I lived off of India street in Boston and walked to the waterfront with my journal every morning for nine weeks.
I got engaged on the steps of the Lincoln memorial in Washington D.C.
My husband and I got married at a courthouse in Manhattan, New York.
I toured NASA and the Johnson Space Center in Houston, Texas.
I fell in love with polar bears and the gateway to the Arctic in Winnipeg, Manitoba.
I had my first wedding anniversary in Vancouver, British Columbia and my second in Nagoya, Japan.
And these are just a few of my stories. Everyone has their own. Babies are born in our community. Couples get engaged. Regular life happens for us.
But the dream of waltzing across the globe is not as glamorous as people would like to think. It comes with sacrifice.
Living nomadically means letting go of luxuries like a favorite spot on the couch or family photos along the hallway. It means coming to peace with missing family get-togethers, birthdays, and day-to-day life. It means letting go of that vegetable garden with a screened-in back porch. And in some cases, it means using an electric tea kettle in the bathroom to make oatmeal as the one hot meal that you have a day.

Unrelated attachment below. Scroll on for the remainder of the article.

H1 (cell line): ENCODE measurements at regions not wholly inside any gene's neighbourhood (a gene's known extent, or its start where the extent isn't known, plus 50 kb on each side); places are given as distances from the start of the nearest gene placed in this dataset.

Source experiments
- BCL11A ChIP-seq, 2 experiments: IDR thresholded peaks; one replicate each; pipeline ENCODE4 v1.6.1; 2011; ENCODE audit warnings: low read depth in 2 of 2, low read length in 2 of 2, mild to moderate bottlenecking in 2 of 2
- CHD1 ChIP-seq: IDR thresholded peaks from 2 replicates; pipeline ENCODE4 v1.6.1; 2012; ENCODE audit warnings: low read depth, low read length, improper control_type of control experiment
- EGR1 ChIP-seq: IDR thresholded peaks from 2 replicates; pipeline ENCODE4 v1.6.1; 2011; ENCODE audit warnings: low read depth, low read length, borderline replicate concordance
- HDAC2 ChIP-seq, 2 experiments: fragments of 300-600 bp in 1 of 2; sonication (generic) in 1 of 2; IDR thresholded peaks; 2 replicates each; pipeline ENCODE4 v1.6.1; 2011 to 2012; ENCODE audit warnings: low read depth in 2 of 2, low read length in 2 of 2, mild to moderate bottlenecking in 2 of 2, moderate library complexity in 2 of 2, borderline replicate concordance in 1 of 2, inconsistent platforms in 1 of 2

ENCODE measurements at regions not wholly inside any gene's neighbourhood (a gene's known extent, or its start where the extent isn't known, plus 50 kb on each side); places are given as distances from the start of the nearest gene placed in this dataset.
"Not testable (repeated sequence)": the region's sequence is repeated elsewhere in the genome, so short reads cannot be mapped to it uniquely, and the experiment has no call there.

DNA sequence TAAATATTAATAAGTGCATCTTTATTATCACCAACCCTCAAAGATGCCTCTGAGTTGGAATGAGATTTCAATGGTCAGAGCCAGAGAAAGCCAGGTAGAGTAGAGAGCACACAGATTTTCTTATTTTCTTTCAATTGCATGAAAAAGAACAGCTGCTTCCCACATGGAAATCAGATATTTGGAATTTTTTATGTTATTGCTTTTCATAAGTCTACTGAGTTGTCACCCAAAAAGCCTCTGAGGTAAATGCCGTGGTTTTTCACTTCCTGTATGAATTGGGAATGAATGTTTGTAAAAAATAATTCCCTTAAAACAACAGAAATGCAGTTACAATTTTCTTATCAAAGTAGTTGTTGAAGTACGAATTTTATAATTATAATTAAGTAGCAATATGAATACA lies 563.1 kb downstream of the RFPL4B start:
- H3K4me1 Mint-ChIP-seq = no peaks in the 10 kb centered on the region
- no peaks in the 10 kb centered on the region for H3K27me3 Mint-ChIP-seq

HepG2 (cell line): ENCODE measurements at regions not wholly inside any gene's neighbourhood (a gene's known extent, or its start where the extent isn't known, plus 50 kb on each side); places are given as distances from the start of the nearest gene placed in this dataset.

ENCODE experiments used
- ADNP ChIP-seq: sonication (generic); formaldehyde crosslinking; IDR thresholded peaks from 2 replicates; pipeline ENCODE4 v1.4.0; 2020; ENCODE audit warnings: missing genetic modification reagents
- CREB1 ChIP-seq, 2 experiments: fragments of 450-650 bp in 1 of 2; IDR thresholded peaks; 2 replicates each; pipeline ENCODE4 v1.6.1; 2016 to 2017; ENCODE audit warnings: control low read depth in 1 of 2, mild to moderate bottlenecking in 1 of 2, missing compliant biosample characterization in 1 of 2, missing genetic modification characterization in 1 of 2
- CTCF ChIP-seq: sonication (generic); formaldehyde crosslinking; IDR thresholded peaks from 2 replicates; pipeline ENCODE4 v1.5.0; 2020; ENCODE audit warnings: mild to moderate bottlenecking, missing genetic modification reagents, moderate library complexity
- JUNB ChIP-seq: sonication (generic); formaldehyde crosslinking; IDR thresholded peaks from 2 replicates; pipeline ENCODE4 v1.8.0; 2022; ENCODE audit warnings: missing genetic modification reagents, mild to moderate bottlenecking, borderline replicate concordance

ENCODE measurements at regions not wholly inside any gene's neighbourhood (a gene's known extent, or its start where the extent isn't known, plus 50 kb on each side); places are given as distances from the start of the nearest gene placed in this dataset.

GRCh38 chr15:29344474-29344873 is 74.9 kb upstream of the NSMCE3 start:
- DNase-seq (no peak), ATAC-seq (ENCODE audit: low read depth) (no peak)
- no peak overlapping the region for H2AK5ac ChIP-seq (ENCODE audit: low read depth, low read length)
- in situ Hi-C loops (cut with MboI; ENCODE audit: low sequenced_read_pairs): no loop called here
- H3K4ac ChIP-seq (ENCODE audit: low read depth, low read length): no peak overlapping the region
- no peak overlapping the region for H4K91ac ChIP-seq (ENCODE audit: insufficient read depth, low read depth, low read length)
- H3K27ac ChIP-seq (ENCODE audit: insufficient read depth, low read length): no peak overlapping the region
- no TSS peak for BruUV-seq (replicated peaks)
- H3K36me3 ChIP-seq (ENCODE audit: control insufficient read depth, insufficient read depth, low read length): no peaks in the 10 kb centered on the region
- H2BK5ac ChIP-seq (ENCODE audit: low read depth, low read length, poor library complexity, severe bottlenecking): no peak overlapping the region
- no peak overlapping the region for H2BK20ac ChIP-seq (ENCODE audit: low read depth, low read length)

Within a year of living on the road, I learned that traveling light is more valuable than anything I can take with me. All of our belongings fit into four large suitcases and a medium sized tub.
To me, traveling with less brings joy to the simplest things. The flowers bouncing in a water vase on the windowsill become enough of a garden for me. My yoga mat and meditation pillow serve as a yoga studio when I cannot find one. A portable lap desk becomes an office. And an electric tea kettle, cutting board, and a proper knife serve as a fully functioning kitchen.
These few simple items solidify home. My space. My corner. These few things separate any old hotel room or apartment from my reason for living in it at that moment.
In fact, everyone on tour has unique items that make them feel at home on the road. For some, it is a Keurig coffee machine, a sheepskin rug, or a bicycle. For others it is a hard drive of photos logging some kind of permanence into our temporary time from place to place.
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I had the honor of interviewing one of the circus veterans on our show for this article. He had a lot to say about the perception of home while on a six-month sabbatical from Kurios.